Heads Up Records continues its Africa Series with Africa Straight Ahead
, a collection of reasonably mainstream jazz offerings by prominent South African jazz musicians. Listening to this collection conjures a couple of observations. First, jazz long ago became a universal language, assimilating the cultural characteristics of those composing and performing the music. Second, while not veering too far from the original muse, the music is transformed by different climates. The music performed on Africa Straight Ahead
shares the notable distinctions of exotic polyrhythms and the use of likewise exotic percussion with the Latin varieties of jazz. It prompts one to ask who influenced whom. But that is not the right question... "How did these different brands of jazz influence each other?" is better.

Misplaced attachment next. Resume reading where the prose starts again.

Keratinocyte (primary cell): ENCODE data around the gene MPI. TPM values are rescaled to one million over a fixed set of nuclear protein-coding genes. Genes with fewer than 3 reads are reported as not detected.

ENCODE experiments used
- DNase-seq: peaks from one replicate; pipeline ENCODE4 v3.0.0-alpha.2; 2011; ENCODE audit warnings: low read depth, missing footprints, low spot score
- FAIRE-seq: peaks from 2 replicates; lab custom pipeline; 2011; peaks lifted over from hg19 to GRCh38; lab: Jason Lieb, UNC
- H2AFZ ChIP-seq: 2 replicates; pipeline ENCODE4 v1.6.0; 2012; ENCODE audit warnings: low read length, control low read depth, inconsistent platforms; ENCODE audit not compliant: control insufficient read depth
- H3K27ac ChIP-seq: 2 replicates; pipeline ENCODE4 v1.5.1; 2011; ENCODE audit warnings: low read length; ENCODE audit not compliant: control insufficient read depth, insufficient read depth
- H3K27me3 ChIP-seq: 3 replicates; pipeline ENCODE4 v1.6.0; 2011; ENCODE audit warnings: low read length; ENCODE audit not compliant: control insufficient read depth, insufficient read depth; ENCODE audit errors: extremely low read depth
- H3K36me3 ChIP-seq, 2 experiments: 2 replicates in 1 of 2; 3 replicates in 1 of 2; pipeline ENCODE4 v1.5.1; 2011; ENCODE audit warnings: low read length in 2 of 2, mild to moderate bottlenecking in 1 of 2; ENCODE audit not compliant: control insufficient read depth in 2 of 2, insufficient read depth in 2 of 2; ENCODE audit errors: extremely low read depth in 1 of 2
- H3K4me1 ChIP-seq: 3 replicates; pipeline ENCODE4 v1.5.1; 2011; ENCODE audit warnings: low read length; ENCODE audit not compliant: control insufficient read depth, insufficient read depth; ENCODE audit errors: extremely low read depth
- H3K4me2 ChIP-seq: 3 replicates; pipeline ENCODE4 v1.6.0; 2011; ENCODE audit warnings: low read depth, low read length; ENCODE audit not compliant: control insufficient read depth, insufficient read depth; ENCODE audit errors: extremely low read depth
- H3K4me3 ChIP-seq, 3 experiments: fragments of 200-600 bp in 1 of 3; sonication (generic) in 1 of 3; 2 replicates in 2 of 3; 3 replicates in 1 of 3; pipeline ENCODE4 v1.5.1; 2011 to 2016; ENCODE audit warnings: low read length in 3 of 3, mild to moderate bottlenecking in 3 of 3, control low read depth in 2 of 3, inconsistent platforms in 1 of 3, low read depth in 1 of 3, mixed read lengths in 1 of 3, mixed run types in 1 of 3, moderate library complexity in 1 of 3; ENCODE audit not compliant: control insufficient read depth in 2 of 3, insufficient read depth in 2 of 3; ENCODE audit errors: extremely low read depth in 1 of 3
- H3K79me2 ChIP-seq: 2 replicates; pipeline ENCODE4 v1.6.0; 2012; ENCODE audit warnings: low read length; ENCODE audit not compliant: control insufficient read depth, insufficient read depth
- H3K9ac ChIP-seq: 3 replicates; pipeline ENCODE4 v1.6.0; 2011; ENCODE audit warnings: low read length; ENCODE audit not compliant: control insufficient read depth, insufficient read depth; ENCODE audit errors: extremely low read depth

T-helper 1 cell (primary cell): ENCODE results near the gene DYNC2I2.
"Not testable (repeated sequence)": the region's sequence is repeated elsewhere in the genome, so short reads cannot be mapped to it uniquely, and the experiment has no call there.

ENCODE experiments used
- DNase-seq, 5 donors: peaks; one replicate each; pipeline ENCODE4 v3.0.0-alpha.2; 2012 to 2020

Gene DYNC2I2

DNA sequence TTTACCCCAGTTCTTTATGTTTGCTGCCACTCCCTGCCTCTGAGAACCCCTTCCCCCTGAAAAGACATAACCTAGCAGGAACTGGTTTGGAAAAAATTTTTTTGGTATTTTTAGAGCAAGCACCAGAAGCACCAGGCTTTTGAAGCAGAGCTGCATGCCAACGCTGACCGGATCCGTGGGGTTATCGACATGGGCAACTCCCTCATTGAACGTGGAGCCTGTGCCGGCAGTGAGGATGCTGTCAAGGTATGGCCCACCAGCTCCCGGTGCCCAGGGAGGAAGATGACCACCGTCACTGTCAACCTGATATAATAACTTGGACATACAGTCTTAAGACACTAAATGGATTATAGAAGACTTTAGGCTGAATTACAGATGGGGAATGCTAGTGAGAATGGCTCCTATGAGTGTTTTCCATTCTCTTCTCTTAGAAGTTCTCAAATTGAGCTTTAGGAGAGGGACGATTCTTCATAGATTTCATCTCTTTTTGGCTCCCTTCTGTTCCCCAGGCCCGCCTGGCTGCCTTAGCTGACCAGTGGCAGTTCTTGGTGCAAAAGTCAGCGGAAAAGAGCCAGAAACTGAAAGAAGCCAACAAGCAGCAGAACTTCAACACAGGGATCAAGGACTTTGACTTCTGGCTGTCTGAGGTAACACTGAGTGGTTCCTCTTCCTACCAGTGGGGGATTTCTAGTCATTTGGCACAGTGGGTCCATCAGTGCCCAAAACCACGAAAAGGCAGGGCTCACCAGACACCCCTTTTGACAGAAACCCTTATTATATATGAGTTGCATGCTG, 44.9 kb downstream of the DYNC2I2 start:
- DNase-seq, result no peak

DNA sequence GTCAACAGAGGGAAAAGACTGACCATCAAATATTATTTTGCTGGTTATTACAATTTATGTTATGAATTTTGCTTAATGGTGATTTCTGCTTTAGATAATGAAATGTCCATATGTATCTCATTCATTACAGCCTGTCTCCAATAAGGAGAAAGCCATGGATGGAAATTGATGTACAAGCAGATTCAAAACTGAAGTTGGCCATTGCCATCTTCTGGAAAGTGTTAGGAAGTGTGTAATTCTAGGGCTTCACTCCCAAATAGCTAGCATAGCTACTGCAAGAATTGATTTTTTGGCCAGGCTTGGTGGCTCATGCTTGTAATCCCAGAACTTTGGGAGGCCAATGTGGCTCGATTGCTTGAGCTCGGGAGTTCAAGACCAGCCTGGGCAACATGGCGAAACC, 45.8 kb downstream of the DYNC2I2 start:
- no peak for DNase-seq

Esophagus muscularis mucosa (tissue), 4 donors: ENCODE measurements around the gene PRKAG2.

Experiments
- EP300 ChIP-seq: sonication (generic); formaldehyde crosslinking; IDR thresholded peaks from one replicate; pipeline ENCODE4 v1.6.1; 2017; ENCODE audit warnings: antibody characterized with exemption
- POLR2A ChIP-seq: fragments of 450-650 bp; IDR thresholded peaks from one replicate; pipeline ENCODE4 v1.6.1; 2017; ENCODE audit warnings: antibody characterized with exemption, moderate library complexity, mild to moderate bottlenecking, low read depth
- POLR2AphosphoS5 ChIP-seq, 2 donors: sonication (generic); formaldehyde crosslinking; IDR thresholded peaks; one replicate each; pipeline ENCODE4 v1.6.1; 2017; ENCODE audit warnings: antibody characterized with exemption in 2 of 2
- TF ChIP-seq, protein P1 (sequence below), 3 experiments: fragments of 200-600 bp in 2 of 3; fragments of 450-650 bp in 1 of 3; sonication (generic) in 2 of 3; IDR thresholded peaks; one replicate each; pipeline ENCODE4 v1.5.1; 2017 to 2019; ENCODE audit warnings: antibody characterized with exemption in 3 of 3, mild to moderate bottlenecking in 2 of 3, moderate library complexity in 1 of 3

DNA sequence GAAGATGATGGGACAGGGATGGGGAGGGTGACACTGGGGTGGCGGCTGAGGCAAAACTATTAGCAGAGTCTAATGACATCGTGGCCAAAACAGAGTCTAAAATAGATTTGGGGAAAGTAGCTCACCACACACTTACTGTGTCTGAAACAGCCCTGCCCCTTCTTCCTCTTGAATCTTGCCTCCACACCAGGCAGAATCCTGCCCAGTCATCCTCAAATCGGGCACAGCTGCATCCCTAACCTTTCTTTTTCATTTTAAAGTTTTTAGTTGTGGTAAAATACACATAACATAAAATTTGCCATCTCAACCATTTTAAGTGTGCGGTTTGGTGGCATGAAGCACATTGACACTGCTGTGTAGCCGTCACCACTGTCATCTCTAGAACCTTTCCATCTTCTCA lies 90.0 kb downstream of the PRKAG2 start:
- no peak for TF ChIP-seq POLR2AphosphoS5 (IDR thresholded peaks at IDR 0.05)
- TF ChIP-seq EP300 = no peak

Capetown native Hotep Idris Galeta 's "Shawn’s Uhdi Samba" adopts the Latin samba as a jumping-off point, but gives it a humid, almost island lilt in the horns and piano. Paul Hanmer 's "Naivasha" is rhythmically lush, propelled by his steady left hand. Orchestral in scope and complex in composition, the tune satisfies both pop and hard-core jazz sensibilities. The Sheer All Stars provide hook-filled jazz filigree with "Langery," which sports a distinct Latin flavor. Voice's "Sweet Anathi" uses a simple three-beat motif over which to make music magic. Pianist Andile Yenana has an infectious sense of time on the piece. The pacing of this piece, as well as several others, approximates the singing style of fellow countrymen Ladysmith Black Mambazo .
This is a sonically superb collection. The percussion is crisp, the reeds hot, the trumpets cool, and the piano dancing. The collection achieves its dual goal of exposing both the South African flavor of jazz and the musicians making it.
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